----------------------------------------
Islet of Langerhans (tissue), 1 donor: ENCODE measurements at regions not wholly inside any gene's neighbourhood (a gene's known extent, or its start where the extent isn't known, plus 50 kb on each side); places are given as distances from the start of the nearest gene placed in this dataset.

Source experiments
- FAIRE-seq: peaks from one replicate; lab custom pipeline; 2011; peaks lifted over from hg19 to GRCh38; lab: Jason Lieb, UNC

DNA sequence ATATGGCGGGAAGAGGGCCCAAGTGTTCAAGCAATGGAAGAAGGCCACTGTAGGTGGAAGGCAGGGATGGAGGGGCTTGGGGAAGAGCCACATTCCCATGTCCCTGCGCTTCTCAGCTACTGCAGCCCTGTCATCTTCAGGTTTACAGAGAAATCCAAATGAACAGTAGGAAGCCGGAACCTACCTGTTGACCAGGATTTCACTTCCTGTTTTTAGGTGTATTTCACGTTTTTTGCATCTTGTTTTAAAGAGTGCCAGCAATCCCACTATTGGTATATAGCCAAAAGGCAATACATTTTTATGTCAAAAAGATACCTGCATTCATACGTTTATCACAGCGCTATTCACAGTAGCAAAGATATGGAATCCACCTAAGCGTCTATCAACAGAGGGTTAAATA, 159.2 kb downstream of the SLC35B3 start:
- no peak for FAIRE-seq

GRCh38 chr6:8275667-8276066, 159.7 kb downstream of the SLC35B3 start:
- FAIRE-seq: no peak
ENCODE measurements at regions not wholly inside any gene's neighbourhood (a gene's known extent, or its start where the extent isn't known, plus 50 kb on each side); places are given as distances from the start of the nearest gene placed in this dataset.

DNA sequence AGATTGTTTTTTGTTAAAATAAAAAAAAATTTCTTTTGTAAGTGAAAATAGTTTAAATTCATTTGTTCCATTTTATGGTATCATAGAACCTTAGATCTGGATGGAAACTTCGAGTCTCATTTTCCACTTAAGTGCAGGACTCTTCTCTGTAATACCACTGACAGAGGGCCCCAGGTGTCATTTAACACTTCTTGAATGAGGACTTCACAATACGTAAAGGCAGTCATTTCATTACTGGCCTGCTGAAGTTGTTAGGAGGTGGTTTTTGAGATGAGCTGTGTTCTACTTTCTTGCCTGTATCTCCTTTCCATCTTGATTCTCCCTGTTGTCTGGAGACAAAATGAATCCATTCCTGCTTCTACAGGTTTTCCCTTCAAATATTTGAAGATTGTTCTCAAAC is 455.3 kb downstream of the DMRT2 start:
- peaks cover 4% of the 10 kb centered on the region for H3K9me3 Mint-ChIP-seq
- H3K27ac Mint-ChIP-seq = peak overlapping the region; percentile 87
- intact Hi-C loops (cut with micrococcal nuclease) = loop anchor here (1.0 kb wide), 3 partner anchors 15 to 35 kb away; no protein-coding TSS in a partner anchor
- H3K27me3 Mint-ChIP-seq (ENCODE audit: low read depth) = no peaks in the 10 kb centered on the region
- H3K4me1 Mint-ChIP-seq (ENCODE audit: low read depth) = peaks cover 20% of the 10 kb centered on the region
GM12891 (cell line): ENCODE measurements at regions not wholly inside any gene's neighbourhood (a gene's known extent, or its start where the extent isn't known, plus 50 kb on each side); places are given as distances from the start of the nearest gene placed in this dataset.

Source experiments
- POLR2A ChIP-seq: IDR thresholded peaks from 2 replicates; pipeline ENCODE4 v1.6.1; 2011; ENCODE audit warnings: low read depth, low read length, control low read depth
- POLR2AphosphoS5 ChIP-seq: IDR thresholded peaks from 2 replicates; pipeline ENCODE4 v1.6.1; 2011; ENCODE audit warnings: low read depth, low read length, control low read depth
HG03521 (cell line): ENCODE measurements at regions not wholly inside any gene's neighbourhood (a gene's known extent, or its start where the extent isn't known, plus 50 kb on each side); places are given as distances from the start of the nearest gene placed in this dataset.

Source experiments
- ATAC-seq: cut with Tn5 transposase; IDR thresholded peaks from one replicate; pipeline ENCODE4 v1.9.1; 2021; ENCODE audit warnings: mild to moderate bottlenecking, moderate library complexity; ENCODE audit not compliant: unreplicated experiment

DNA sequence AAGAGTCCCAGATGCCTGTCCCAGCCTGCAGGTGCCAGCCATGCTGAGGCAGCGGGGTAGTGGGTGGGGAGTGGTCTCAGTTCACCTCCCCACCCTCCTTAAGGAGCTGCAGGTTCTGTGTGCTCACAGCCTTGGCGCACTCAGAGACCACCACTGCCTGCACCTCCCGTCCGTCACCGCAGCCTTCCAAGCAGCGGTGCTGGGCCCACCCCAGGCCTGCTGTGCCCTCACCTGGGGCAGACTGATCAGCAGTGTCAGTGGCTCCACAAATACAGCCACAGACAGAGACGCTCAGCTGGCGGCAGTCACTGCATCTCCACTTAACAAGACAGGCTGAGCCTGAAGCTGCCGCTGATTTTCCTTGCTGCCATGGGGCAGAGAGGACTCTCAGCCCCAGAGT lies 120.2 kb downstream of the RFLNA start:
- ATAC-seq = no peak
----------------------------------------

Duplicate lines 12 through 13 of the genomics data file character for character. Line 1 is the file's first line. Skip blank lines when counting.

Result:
- intact Hi-C loops (cut with micrococcal nuclease) = loop anchor here (1.0 kb wide), 3 partner anchors 15 to 35 kb away; no protein-coding TSS in a partner anchor
- H3K27me3 Mint-ChIP-seq (ENCODE audit: low read depth) = no peaks in the 10 kb centered on the region